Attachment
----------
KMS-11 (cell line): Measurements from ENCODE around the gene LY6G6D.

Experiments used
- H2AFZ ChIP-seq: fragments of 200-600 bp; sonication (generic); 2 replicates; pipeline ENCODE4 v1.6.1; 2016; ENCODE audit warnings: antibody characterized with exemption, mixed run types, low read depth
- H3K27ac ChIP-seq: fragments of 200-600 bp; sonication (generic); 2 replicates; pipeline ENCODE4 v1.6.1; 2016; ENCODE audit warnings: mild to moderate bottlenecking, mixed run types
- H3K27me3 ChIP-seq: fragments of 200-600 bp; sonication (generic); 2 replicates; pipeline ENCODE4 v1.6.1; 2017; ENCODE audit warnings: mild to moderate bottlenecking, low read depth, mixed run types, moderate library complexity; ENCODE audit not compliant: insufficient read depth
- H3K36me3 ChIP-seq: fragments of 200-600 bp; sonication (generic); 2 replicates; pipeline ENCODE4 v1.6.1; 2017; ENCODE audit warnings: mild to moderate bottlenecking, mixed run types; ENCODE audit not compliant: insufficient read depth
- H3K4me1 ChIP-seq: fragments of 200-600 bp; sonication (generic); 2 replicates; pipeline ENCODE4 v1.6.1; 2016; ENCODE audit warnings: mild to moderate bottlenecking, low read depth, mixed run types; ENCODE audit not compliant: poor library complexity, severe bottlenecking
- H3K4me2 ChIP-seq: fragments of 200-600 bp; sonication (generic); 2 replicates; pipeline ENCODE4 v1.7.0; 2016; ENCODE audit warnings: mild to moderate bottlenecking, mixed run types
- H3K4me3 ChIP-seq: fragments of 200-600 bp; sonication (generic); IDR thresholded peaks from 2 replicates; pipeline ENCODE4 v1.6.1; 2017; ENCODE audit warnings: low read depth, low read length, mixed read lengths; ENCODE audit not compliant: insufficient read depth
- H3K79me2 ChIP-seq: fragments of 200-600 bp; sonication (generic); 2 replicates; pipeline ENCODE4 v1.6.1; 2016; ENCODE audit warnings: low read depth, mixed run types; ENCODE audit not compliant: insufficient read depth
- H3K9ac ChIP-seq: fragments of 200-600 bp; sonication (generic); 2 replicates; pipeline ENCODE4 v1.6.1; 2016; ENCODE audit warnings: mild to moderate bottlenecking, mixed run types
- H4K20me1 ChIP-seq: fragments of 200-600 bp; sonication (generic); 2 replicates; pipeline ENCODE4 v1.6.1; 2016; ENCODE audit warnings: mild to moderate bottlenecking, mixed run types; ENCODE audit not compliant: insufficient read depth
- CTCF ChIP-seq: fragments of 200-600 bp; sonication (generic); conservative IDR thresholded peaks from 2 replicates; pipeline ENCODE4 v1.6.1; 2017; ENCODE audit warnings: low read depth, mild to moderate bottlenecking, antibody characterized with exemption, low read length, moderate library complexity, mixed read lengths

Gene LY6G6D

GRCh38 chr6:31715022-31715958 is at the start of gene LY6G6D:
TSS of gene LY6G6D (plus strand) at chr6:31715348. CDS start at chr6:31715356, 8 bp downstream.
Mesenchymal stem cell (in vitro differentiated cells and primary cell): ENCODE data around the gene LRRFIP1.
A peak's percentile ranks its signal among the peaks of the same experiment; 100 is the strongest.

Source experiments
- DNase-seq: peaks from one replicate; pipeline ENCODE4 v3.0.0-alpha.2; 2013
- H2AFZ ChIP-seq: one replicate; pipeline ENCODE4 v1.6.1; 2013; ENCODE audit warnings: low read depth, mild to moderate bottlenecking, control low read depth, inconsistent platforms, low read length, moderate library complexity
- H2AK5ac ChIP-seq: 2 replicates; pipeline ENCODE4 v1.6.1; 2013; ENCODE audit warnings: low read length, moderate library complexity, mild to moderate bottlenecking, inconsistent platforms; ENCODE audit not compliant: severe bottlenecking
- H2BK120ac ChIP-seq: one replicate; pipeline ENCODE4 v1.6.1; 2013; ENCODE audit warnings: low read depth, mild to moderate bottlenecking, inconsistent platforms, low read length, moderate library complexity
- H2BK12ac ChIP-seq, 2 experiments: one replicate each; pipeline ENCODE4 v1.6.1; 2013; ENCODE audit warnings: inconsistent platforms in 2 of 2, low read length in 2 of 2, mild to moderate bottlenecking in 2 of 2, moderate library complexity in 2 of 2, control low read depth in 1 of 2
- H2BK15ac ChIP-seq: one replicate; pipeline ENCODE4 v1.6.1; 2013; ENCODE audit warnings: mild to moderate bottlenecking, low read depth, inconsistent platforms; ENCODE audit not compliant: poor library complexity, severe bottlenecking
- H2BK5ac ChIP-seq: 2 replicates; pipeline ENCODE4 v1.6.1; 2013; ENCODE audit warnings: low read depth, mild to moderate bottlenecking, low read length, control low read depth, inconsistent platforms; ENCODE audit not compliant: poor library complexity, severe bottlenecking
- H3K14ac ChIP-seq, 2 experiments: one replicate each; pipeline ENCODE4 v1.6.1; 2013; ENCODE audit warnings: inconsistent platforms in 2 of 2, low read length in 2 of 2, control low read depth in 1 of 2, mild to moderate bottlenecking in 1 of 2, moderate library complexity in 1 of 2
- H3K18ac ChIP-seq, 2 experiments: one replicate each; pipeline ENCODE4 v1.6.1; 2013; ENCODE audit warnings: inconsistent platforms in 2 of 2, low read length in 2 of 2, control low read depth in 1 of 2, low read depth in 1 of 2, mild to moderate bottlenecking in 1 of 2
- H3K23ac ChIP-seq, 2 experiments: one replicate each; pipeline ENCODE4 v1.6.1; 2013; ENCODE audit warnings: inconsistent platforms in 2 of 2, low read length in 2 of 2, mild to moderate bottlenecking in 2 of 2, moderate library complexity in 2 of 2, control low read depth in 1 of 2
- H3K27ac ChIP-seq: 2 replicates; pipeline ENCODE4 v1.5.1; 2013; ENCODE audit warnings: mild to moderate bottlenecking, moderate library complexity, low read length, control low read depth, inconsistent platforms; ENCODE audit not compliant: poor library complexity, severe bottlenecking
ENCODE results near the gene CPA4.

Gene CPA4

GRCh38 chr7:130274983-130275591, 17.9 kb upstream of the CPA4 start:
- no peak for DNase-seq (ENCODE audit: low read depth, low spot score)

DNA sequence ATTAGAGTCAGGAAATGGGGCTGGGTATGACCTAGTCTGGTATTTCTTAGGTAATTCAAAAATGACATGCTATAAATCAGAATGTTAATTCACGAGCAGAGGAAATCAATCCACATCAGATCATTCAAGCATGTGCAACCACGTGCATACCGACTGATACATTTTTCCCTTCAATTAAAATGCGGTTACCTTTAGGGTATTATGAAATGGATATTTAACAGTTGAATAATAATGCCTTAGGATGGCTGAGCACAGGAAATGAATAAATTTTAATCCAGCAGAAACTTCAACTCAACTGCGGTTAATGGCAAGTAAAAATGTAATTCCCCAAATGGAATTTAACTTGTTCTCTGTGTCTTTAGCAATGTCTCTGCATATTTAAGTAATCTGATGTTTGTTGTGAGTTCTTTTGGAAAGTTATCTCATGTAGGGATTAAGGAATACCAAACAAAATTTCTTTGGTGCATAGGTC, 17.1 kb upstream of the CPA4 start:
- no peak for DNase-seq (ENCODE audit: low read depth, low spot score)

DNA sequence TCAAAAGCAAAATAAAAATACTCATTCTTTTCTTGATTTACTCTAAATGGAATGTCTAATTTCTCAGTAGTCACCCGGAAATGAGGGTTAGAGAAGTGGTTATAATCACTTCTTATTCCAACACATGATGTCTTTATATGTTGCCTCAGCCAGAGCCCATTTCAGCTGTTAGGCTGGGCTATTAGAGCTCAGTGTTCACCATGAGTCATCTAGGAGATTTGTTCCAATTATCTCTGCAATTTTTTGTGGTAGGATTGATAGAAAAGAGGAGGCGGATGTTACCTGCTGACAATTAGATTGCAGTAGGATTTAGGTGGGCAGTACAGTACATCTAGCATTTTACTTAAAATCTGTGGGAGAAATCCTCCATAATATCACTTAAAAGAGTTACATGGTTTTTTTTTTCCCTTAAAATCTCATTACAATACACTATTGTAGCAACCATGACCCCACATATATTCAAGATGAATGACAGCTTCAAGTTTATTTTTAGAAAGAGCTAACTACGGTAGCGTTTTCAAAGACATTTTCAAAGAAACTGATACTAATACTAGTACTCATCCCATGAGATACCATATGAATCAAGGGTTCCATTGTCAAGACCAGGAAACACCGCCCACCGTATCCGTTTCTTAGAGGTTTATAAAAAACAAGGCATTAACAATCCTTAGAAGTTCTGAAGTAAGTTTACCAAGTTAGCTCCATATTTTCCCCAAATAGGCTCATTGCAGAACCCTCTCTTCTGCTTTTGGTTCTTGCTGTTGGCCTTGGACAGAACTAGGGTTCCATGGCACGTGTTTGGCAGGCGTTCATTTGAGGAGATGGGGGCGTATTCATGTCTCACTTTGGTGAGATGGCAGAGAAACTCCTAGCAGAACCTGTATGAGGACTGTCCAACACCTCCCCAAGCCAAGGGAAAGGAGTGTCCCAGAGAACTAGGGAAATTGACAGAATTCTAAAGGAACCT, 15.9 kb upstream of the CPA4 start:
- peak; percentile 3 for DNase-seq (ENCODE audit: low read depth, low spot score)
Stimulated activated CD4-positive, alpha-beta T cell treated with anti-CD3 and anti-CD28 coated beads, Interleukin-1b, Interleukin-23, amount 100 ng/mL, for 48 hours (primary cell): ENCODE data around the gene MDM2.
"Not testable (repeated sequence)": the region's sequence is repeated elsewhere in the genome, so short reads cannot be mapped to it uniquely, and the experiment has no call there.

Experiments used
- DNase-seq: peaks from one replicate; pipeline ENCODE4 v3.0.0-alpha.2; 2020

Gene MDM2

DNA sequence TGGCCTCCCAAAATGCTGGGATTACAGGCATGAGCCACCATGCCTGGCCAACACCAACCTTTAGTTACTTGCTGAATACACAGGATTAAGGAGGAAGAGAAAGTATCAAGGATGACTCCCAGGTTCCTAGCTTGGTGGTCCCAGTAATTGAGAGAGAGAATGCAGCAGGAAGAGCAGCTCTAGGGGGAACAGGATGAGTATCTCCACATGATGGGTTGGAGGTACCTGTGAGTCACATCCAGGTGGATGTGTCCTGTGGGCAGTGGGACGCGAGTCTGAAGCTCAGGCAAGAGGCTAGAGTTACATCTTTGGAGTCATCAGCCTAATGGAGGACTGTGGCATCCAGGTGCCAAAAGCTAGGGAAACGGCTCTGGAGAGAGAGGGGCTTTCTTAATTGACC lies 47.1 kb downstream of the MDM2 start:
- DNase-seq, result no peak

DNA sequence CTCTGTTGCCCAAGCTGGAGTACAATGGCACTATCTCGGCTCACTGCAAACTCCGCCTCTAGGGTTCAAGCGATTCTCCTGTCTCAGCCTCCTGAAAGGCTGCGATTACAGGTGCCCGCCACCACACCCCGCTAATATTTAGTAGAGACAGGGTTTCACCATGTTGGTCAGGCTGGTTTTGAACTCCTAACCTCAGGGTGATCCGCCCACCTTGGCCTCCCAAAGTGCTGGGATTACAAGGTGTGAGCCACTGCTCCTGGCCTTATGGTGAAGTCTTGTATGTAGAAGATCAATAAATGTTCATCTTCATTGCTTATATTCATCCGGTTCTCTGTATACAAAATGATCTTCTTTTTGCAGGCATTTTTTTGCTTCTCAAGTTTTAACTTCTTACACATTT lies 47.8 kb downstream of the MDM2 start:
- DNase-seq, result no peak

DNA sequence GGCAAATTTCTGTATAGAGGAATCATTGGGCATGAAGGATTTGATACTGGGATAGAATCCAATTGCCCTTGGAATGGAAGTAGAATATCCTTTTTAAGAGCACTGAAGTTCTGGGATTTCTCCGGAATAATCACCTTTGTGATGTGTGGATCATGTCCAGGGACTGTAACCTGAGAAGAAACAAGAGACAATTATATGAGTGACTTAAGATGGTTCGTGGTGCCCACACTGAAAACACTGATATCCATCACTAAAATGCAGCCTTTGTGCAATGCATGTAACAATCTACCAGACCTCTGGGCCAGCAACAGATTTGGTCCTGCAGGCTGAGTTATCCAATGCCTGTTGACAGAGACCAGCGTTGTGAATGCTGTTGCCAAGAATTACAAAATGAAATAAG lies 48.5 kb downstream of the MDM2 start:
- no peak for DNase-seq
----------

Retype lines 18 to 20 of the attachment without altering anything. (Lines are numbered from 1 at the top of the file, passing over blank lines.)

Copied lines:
A peak's percentile ranks its signal among the peaks of the same experiment; 100 is the strongest.

Source experiments
- DNase-seq: peaks from one replicate; pipeline ENCODE4 v3.0.0-alpha.2; 2013